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LONDON: A report from global law firm Linklaters says global institutional investors have funds of US$1trillion at their disposal to spend on European infrastructure assets over the next 10 years.

Zhengzhou train arrives in Hamburg2Research from Oxford Analytica on the subsequent impact on the EU economy suggests Member Countries could see a further 1.4 percent rise in
 their annual GDP between 2014 and 2023. The cumulative GDP impact in the next decade would translate into more
than US$3 trillion with
a multiplier effect spanning supplier industries, such as construction and raw materials, consumer spending and increased tax revenues.

The study identified investors from Canada, China/Hong Kong, the GCC region, Japan and South Korea who have increased their investments in European infrastructure assets by 465 percent in the last three years compared with the previous four.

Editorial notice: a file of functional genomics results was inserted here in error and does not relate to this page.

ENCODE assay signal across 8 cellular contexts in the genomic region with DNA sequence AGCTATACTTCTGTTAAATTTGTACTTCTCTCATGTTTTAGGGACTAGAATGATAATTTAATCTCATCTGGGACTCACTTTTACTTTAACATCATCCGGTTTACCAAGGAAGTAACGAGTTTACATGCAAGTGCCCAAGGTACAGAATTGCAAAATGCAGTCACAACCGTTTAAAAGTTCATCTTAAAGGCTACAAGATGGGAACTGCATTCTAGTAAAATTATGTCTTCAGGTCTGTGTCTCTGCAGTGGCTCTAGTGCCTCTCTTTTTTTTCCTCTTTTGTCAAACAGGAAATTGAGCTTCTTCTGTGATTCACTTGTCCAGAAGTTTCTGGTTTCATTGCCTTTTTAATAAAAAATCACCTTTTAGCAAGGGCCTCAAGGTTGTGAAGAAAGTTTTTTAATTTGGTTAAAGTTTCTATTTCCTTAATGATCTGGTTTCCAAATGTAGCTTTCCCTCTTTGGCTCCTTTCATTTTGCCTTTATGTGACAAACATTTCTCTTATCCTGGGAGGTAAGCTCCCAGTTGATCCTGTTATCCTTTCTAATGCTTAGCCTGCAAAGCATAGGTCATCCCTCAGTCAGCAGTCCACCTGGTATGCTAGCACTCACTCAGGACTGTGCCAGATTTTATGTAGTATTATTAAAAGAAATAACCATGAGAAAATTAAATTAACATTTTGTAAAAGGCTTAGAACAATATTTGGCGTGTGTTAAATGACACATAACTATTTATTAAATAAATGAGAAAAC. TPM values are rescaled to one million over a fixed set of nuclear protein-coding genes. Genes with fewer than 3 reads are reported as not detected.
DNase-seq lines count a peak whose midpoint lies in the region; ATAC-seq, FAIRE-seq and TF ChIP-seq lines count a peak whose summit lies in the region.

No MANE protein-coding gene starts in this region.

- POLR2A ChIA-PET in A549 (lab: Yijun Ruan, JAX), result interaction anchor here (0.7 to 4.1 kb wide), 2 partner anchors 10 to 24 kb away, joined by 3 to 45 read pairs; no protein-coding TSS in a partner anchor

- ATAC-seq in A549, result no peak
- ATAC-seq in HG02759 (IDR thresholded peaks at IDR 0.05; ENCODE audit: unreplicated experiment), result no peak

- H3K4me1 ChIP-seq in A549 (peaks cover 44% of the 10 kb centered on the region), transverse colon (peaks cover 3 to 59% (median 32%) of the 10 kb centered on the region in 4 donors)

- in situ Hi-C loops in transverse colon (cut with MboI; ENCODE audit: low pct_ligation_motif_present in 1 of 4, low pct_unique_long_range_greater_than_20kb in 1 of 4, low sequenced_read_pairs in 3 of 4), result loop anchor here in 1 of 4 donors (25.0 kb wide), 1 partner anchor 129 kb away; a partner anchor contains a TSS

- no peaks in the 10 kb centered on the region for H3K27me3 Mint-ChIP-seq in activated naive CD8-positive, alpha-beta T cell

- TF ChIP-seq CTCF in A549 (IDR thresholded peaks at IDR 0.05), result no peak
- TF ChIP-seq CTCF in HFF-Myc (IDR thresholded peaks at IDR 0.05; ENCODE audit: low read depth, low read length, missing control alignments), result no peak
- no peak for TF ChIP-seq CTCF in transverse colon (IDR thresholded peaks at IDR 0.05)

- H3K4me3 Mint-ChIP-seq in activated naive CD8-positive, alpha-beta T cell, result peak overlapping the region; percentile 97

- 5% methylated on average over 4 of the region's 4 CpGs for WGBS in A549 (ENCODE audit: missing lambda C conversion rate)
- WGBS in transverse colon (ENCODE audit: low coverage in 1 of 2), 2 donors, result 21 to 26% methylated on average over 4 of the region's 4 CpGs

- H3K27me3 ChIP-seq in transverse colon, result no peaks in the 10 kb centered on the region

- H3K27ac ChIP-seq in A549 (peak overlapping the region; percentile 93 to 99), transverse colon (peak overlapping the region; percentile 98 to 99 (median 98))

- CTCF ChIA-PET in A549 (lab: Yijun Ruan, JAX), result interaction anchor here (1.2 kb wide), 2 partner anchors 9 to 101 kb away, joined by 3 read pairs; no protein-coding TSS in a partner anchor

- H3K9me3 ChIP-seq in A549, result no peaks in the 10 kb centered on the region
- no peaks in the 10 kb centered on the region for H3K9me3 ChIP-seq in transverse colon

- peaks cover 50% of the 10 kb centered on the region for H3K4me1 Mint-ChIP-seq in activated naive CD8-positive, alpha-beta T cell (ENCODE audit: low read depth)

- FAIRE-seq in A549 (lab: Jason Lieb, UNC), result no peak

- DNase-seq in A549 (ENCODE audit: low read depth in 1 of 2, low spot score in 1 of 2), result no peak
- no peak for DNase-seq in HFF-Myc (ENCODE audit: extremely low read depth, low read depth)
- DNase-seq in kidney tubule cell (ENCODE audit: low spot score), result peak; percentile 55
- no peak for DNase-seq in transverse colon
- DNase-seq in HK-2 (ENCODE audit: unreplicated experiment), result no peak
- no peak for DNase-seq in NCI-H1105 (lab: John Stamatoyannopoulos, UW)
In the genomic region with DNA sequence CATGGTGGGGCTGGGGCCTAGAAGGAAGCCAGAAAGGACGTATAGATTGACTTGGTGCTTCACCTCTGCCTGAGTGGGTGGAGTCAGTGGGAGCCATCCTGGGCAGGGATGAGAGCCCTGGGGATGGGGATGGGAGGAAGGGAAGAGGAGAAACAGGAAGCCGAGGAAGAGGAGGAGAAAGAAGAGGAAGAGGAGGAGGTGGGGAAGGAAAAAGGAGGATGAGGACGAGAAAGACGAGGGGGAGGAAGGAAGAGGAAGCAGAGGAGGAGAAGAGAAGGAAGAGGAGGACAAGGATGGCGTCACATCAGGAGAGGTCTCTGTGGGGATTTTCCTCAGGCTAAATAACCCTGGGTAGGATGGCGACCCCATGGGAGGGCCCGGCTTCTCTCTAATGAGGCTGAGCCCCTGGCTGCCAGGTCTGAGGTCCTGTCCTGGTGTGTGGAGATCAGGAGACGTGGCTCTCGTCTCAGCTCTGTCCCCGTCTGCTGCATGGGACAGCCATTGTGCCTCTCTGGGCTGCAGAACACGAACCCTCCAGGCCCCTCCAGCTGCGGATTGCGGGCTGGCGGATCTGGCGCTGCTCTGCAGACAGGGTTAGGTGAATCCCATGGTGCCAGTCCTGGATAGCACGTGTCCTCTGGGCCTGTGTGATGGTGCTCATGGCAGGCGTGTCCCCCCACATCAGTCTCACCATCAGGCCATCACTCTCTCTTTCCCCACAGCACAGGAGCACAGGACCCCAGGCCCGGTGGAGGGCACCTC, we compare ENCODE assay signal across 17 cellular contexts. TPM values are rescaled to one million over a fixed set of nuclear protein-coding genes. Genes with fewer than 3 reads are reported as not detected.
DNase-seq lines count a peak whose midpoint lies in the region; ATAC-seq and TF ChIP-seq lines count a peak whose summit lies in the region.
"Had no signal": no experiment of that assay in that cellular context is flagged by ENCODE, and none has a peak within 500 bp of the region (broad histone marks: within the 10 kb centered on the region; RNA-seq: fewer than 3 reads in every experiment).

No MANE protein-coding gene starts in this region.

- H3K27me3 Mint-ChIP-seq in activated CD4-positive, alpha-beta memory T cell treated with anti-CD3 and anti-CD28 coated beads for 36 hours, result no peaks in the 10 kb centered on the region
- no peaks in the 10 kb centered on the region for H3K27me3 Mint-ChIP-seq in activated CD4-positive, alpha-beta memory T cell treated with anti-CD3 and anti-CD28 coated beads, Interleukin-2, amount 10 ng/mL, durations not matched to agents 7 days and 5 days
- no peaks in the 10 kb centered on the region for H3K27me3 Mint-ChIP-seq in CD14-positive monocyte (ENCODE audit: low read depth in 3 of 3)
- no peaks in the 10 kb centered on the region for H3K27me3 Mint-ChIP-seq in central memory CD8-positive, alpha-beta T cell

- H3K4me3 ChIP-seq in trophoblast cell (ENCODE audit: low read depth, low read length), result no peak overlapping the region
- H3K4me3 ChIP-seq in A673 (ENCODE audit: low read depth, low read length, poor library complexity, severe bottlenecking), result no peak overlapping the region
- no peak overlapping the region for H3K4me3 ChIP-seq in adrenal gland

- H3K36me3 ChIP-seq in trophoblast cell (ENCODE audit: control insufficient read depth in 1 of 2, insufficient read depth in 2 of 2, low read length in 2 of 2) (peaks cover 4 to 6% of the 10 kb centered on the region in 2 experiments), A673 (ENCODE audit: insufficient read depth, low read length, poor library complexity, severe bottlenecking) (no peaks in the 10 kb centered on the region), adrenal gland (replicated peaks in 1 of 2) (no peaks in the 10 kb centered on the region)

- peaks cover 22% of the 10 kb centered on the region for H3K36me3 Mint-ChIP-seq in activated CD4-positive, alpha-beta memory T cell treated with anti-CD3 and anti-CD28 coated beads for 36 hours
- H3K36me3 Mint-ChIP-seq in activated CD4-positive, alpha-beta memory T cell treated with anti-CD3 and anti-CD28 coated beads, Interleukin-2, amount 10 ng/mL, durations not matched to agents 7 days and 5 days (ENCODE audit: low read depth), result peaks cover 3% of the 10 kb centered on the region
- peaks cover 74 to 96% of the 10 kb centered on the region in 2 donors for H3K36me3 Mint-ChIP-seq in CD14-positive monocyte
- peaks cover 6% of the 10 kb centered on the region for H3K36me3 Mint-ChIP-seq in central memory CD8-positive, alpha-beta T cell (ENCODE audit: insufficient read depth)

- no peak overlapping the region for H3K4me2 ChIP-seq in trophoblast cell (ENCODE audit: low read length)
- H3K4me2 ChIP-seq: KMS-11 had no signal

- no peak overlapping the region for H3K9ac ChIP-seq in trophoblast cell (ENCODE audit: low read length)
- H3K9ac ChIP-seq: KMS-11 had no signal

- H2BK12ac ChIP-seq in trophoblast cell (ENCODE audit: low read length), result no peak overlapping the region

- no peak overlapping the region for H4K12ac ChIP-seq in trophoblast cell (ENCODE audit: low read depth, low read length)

Linklaters expects an increase in corporate disposals to provide more opportunities as higher valuations encourage companies to sell subsidiaries or stakes in them, often
in a bid to reduce debt.

The company warns, however, of an impending price bubble: "There is now too much money chasing too few deals," says Georg Inderst, a consultant who wrote
a study on private infrastructure spending for the European Investment Bank in 2013.

Linklaters notes: "Some investors now worry that infrastructure prices are a bubble waiting to burst. This was the terminology used by one senior executive that we interviewed, pointing to the inflated prices paid for airports across Europe. He argues that prices have soared too high, making it a question of when, not if, they will crash."

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